Since Apple started to focus on making their products thinner and lighter, they've become significantly more difficult to upgrade. Laptops have always been less user-friendly in this way, but up until a few years ago, you could easily upgrade a MacBook's hard drive and RAM. -- Business Insider.
How do you lose control of an email inbox? "Two ways. Gradually, and then suddenly," as Ernest Hemingway once wrote.
For me, the latter part happened early this year, when I realized I was seeing second and third email reminders from friends or tech contacts I wanted to follow. The incoming flow of email had become so overwhelming that it was pushing down important messages past the bottom of the screen before I could even mentally register them. -- CNET.
There is only one way for you, or Microsoft, or the government to really make communications private.
I give Microsoft some credit for fighting the government over access to its customers' accounts. This battle is not over, but suffice it to say the government will always win and get what it wants in an era of ever-increasing terrorism. -- PC Magazine.
Article Image Newly-published guidelines could lead Apple and other companies to find an alternative to SMS for two-factor authentication, such as dedicated apps, according to reports.,
The U.S. National Institute of Standards and Technology has published a public preview of upcoming documents which specifically recommend against using SMS as an "out of band authenticator," TechCrunch noted. Such systems -- in Apple's case used to authenticate Apple IDs -- can send a verification code to a smartphone, which then has to be entered on the original device a person is trying to use. -- AppleInsider.
Article Image New updates are coming to Microsoft's Office 365, including artificial intelligence driven writing style coaches and research assistants in Word, plus the addition of "Focused Inbox" email management to macOS.
The Microsoft Word Researcher is a new service announced today intended to assist users in locating sources for scientific papers, and other similar works. The forthcoming addition to Word implements Microsoft's Bing Knowledge Graph to corral relevant content, with proper accreditation. -- AppleInsider.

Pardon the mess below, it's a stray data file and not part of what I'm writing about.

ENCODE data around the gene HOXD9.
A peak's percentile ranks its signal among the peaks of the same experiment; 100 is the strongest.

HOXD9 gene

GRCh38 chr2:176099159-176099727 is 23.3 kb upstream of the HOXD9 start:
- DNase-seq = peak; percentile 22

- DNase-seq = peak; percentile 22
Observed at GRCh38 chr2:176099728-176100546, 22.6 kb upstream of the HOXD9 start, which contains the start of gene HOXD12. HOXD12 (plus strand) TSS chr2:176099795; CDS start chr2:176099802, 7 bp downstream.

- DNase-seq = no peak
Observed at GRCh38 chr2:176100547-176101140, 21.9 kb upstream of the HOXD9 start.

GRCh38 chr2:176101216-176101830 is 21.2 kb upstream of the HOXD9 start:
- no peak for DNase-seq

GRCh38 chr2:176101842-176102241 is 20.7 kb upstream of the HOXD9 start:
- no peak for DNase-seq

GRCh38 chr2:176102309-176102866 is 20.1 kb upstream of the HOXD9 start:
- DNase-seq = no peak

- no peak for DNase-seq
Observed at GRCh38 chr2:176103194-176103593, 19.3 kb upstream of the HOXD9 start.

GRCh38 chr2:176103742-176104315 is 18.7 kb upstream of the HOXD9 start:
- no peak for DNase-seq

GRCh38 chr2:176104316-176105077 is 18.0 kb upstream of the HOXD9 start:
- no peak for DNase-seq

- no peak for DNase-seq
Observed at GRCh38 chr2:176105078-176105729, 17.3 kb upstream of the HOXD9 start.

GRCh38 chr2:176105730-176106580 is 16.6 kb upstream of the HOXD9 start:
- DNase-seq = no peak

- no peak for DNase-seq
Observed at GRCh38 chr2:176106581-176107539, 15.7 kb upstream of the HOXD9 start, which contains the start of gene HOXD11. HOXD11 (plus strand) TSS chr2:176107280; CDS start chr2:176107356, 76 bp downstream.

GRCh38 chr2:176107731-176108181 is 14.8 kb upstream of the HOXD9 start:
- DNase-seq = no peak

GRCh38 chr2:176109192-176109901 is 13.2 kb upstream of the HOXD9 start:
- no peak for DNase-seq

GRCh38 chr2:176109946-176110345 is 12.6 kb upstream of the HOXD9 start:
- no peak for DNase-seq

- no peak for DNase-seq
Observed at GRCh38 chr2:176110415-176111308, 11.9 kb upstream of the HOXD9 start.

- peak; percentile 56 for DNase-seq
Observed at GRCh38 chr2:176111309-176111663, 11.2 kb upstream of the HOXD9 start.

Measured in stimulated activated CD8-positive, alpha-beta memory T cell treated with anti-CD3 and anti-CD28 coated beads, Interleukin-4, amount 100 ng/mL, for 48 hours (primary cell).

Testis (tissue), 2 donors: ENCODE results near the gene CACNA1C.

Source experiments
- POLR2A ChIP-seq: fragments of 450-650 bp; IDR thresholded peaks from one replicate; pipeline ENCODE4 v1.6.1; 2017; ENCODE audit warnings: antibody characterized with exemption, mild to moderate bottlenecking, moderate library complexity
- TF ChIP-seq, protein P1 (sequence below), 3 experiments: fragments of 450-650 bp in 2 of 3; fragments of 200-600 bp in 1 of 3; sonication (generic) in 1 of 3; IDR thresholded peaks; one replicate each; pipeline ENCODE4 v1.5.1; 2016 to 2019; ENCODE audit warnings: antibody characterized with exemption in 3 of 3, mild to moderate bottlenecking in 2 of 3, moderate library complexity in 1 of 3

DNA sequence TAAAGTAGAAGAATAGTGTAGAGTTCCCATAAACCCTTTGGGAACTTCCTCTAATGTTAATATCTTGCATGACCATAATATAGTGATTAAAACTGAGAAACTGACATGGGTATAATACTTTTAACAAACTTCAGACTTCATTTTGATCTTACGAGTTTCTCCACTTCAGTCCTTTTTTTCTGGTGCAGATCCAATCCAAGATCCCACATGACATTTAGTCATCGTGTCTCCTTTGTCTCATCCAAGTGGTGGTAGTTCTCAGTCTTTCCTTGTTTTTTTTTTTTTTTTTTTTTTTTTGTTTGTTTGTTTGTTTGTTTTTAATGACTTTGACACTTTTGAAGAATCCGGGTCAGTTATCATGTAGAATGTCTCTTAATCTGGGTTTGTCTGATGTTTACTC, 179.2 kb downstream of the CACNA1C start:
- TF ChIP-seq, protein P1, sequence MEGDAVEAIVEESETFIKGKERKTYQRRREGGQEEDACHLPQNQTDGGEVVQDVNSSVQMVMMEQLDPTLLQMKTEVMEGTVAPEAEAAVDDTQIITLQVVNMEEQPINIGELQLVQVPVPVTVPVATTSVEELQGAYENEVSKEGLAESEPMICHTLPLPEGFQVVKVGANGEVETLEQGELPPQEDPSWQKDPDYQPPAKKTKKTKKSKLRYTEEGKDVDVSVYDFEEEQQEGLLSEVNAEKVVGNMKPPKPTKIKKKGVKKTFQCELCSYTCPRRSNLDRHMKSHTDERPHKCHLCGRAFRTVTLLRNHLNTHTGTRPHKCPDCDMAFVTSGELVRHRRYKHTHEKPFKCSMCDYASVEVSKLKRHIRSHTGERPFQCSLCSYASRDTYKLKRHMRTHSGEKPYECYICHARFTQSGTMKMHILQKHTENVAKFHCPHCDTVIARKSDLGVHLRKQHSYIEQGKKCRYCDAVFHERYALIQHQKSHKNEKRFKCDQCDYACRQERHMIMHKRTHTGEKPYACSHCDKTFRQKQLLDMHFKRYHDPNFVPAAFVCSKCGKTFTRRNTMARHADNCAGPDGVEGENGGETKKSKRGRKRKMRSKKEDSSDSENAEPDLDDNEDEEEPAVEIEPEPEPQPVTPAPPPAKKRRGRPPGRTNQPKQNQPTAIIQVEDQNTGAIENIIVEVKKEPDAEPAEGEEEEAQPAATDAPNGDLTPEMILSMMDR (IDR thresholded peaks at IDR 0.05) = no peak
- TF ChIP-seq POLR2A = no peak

A key guarantee provided by HTTPS encryption is that the addresses of visited websites aren't visible to attackers who may be monitoring an end user's network traffic. Now, researchers have devised an attack that breaks this protection. -- Ars Technica.
One of the many things Steve Jobs was famous for was his refusal to put a license plate on the back of his car, a Mercedes-Benz SL55 AMG. Jobs--or someone close to him--spotted a loophole in California DMV regulations allowing six months of grace before a license plate had to be attached to a new car. As a result, the Apple supremo maintained a rolling six-month lease on a series of new SL55 AMGs, replacing one with another just before the grace period ran out. -- Ars Technica.
Firefox has released an update for its iOS browser that offers interface improvements and a faster browsing experience.
Firefox v5.0 promises faster web page loading times combined with significant battery savings, according to the browser's development team. Mozilla claims up to a 40 percent reduction in CPU usage and up to a 30 percent reduction in memory usage, although it notes results may vary between users. -- .
Like other image-editing programs that include a "one-click fix" or "auto-correct" type of button, the Enhance feature in Apple's Photos for OS X (and iOS) analyzes the photo and adjusts the color and contrast to hopefully improve the overall look. The changes may work better on some photos than others, but increasing color and contrast often brightens up pictures. [Double click on a photo and then click on the EDIT button to see the tools.] -- New York Times.
This Quick Tip is all about a neat Messages feature called "Leave this Conversation." Melissa Holt will discuss why you need it and why you might not be able to use it in certain situations. -- The Mac Observer.
It might be tempting to think about the Apple TV as a hardware device, and its associated revenue combined with apps that deliver content and the associated revenue collected by Apple. But, during Apple's 2016 Q3 earnings report, CEO Tim Cook said that we should think about the Apple TV in a different way. -- The Mac Observer.